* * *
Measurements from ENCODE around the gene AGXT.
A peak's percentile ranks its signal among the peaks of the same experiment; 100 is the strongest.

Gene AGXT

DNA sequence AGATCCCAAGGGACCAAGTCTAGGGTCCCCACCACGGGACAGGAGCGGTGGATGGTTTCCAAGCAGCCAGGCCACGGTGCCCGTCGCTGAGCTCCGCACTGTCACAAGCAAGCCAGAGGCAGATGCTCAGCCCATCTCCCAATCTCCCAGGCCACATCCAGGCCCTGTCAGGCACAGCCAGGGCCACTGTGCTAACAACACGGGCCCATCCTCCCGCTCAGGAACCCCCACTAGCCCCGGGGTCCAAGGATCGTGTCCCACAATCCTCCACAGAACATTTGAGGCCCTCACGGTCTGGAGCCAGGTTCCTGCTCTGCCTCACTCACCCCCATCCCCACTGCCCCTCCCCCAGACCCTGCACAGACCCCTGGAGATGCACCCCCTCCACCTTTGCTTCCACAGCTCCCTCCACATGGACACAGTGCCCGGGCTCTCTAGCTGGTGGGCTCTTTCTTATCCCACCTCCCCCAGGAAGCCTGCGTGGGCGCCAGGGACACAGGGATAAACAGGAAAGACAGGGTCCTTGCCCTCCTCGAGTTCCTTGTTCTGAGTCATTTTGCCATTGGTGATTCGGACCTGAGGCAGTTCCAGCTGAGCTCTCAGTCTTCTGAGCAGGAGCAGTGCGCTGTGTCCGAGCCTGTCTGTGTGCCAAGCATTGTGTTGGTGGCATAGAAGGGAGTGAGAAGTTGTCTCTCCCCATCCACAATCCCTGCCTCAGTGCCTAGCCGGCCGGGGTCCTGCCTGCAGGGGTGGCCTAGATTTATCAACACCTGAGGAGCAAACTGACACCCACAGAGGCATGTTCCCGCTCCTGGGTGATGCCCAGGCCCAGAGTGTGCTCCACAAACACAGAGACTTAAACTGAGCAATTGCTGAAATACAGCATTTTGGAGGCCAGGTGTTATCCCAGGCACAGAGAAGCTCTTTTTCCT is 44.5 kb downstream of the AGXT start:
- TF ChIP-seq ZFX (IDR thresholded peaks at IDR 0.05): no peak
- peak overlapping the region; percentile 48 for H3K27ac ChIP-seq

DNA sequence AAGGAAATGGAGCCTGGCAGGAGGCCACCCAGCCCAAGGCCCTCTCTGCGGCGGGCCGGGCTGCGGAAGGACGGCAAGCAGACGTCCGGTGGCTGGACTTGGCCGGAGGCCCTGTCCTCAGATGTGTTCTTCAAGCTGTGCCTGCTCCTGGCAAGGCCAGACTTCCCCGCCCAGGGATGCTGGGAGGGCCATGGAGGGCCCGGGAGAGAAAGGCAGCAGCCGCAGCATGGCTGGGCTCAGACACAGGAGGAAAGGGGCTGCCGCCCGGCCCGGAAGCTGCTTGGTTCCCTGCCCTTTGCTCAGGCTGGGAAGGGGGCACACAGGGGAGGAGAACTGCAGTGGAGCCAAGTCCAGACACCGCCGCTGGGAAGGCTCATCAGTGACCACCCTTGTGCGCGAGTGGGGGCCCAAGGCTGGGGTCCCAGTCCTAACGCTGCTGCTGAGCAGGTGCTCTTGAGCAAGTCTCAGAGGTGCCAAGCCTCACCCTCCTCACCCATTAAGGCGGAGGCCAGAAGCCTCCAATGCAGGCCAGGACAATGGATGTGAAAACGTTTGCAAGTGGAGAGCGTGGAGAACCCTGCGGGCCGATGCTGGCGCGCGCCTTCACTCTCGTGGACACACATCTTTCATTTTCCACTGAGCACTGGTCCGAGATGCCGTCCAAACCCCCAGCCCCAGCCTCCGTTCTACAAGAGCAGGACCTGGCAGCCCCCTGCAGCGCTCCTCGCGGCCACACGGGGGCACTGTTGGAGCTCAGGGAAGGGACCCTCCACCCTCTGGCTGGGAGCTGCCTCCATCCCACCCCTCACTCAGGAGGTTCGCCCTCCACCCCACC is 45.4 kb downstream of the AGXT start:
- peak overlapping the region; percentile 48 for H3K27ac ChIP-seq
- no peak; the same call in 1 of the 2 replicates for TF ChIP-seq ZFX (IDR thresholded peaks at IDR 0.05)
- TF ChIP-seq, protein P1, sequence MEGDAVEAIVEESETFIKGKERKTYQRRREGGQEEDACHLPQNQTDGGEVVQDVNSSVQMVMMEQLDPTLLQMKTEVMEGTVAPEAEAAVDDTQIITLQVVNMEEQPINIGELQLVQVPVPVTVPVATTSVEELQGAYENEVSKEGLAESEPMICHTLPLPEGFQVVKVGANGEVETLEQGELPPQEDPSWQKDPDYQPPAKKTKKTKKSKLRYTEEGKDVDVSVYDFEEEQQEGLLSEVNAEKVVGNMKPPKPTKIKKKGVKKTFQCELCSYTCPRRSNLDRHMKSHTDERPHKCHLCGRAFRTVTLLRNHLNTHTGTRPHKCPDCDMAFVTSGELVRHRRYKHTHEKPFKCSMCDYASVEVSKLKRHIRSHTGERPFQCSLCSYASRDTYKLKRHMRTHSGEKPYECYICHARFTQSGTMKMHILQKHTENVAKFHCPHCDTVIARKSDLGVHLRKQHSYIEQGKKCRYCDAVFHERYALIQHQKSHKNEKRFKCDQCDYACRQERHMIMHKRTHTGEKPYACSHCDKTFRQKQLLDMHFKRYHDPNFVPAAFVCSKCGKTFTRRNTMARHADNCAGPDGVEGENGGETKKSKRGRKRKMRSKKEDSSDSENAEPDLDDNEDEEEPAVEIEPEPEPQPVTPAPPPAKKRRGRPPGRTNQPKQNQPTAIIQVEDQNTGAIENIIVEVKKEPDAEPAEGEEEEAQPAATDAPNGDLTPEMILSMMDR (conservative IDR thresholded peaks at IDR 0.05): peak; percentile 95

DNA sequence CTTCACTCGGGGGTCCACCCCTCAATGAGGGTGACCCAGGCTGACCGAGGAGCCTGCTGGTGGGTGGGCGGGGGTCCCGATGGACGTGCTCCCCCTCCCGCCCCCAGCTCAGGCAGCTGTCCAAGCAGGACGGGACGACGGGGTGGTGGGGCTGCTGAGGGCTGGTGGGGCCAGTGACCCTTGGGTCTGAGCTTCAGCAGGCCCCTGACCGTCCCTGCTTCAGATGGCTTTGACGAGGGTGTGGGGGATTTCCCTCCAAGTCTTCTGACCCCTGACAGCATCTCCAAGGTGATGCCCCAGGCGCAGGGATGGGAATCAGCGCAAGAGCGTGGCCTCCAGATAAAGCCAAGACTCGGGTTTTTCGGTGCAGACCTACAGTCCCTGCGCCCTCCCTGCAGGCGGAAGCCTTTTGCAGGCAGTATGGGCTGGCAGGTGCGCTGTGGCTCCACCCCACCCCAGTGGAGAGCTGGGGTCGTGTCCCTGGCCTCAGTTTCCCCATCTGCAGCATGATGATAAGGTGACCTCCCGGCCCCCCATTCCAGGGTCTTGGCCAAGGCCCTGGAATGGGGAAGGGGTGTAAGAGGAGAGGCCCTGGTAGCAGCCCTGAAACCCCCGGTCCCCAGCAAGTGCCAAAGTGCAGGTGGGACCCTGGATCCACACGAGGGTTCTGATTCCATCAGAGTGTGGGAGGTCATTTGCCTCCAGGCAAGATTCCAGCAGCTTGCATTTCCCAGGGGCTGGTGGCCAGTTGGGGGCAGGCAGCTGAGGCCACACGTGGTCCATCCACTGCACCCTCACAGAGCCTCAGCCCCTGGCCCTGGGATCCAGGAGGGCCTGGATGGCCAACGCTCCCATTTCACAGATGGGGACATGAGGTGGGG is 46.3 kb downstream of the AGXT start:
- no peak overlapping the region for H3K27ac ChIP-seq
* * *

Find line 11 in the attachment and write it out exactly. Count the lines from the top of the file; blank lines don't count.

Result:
DNA sequence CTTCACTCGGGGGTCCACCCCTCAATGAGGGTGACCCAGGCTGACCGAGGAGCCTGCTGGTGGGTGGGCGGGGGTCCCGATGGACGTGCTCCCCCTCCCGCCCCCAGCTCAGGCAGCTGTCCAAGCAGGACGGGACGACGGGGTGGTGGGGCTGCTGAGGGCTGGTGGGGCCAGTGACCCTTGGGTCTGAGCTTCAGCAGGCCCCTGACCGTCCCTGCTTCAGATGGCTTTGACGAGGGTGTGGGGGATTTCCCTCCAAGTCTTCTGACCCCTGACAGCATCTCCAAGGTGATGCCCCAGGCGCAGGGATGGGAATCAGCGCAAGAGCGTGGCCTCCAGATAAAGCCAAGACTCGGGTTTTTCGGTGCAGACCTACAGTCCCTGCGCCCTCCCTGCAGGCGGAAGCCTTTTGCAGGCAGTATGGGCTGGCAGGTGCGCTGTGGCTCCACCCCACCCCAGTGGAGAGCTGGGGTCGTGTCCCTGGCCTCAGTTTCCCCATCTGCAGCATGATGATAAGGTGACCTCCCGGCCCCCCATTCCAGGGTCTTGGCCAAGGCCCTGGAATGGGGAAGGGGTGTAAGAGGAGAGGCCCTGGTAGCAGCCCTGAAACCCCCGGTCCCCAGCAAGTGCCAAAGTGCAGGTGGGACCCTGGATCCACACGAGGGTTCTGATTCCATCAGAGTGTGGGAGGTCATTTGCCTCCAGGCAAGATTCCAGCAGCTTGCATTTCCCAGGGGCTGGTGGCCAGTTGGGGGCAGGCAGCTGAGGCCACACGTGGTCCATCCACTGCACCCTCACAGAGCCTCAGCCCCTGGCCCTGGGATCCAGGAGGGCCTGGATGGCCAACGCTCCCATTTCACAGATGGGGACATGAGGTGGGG is 46.3 kb downstream of the AGXT start: